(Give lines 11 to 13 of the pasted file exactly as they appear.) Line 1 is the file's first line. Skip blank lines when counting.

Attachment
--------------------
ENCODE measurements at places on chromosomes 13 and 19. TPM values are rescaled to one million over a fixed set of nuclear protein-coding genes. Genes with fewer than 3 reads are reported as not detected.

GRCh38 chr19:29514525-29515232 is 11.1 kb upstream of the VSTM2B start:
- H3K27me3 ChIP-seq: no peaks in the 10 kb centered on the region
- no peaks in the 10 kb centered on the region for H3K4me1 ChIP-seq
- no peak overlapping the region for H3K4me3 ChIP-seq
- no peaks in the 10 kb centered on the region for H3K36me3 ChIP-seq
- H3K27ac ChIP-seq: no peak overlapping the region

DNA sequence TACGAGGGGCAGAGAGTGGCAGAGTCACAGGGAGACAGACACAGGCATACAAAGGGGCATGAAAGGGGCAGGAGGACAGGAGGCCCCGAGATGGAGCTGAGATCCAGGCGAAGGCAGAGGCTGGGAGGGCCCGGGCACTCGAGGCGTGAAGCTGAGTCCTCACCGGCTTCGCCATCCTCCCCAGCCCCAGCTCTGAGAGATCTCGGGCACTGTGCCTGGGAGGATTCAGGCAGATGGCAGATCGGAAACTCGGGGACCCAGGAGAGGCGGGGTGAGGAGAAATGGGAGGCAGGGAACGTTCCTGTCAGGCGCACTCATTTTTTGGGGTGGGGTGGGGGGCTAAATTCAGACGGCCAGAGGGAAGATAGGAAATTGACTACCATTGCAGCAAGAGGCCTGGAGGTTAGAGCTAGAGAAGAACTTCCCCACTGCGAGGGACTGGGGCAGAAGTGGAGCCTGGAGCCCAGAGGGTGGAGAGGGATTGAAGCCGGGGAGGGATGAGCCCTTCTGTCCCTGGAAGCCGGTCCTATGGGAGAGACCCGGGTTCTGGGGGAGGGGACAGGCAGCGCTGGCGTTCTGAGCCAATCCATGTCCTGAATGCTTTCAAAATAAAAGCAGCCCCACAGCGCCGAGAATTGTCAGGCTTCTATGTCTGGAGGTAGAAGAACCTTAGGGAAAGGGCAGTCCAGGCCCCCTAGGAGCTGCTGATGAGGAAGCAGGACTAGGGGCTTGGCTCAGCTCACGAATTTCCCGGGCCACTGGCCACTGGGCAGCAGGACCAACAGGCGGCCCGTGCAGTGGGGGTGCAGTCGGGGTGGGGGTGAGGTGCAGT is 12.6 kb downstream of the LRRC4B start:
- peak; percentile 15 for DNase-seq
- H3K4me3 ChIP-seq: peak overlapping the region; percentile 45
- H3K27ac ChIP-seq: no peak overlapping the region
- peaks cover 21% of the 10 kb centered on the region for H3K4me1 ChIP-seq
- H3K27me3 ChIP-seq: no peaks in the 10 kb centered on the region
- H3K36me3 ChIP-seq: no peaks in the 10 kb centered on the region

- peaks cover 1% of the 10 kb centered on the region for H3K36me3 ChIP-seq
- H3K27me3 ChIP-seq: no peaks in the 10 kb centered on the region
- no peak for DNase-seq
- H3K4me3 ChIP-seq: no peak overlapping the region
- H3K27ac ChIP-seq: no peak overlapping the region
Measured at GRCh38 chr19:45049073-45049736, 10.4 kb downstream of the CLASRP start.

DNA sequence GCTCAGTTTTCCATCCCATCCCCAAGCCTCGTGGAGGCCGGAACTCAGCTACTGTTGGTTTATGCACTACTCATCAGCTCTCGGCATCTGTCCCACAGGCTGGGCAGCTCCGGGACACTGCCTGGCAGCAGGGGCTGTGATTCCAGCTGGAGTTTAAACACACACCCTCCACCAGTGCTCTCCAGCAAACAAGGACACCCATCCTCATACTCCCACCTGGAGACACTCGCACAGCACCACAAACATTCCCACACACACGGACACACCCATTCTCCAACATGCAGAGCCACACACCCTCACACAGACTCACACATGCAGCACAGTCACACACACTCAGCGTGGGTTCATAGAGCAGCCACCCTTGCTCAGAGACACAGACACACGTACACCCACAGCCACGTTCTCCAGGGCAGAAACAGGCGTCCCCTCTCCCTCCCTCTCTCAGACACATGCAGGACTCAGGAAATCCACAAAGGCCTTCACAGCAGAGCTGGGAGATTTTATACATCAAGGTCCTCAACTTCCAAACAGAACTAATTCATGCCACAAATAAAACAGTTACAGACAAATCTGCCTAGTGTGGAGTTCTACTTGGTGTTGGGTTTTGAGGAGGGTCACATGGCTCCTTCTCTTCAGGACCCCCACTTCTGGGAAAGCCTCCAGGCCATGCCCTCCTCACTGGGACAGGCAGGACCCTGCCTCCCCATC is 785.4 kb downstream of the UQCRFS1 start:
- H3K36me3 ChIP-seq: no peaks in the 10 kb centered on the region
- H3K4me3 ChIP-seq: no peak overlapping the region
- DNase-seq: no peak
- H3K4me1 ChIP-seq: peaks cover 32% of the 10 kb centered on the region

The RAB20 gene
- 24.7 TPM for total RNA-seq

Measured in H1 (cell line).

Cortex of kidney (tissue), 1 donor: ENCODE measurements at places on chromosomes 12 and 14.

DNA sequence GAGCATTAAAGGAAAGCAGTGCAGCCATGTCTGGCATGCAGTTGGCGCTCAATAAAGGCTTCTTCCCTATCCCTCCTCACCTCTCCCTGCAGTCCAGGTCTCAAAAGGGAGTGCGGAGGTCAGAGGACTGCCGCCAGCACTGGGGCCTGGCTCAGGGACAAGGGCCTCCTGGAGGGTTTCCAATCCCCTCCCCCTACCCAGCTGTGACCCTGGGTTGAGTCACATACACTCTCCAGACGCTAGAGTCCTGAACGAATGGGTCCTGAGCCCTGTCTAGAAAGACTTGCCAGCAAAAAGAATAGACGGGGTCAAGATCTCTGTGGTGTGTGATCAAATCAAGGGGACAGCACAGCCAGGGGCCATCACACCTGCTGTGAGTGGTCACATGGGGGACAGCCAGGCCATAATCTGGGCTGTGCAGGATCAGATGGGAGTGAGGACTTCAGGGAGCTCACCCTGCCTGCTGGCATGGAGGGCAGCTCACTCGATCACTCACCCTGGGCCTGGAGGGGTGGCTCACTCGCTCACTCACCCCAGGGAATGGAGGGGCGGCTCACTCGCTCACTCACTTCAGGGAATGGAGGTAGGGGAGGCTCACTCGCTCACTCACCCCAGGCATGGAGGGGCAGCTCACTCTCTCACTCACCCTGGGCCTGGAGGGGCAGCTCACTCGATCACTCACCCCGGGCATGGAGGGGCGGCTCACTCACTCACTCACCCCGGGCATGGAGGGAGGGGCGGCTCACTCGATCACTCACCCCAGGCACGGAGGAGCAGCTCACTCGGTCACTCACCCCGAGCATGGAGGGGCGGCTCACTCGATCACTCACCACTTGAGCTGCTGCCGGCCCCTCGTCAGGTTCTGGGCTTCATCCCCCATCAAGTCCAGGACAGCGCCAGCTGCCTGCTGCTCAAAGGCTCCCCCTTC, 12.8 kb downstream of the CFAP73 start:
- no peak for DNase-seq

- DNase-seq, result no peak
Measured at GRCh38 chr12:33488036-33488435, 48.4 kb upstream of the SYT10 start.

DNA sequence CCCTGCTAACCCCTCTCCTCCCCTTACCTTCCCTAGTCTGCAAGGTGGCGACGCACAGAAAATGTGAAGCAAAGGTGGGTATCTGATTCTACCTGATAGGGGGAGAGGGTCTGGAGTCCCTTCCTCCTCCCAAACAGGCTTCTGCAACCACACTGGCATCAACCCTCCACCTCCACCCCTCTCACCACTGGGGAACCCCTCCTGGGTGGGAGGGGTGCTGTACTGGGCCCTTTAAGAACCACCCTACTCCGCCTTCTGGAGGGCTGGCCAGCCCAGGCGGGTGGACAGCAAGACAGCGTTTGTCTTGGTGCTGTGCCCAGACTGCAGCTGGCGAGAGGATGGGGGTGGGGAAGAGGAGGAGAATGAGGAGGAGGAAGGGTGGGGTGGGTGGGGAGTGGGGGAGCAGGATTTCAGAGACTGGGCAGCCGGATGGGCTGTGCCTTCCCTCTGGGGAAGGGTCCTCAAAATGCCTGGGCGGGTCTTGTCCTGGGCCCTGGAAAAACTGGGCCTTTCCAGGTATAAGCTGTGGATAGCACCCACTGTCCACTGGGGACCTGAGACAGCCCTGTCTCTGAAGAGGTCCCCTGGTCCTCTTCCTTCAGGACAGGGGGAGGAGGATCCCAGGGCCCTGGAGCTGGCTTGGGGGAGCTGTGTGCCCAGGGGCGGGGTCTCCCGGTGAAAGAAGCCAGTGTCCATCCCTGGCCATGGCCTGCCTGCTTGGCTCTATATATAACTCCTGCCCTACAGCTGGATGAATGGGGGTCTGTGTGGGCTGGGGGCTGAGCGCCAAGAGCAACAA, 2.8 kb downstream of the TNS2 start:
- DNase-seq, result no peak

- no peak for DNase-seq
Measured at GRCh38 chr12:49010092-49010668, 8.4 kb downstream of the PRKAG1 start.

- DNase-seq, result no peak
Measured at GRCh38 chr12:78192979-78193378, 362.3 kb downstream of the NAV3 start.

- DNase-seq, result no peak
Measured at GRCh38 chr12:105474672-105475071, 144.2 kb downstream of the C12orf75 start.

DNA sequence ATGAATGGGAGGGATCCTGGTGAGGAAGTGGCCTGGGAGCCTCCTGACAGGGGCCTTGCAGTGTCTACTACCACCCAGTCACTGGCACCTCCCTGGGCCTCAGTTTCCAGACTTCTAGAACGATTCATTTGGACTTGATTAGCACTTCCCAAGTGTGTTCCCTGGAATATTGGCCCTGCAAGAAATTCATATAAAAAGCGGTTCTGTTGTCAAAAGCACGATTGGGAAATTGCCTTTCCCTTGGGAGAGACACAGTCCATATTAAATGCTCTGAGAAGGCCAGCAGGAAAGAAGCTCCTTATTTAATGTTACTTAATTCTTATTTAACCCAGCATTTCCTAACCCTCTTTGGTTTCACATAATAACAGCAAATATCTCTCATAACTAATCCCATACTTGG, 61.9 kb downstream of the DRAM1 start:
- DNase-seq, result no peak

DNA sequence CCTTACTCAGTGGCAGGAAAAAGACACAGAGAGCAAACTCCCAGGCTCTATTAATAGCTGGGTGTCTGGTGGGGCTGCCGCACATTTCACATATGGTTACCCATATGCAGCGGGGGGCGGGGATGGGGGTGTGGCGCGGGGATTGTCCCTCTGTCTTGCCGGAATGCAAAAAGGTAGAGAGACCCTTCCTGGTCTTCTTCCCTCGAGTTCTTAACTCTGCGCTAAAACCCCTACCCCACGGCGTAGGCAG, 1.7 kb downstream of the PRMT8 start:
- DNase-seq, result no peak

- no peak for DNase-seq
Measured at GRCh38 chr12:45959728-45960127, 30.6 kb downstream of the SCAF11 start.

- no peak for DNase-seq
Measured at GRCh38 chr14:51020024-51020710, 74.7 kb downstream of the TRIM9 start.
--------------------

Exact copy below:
- H3K27ac ChIP-seq: no peak overlapping the region
- peaks cover 21% of the 10 kb centered on the region for H3K4me1 ChIP-seq
- H3K27me3 ChIP-seq: no peaks in the 10 kb centered on the region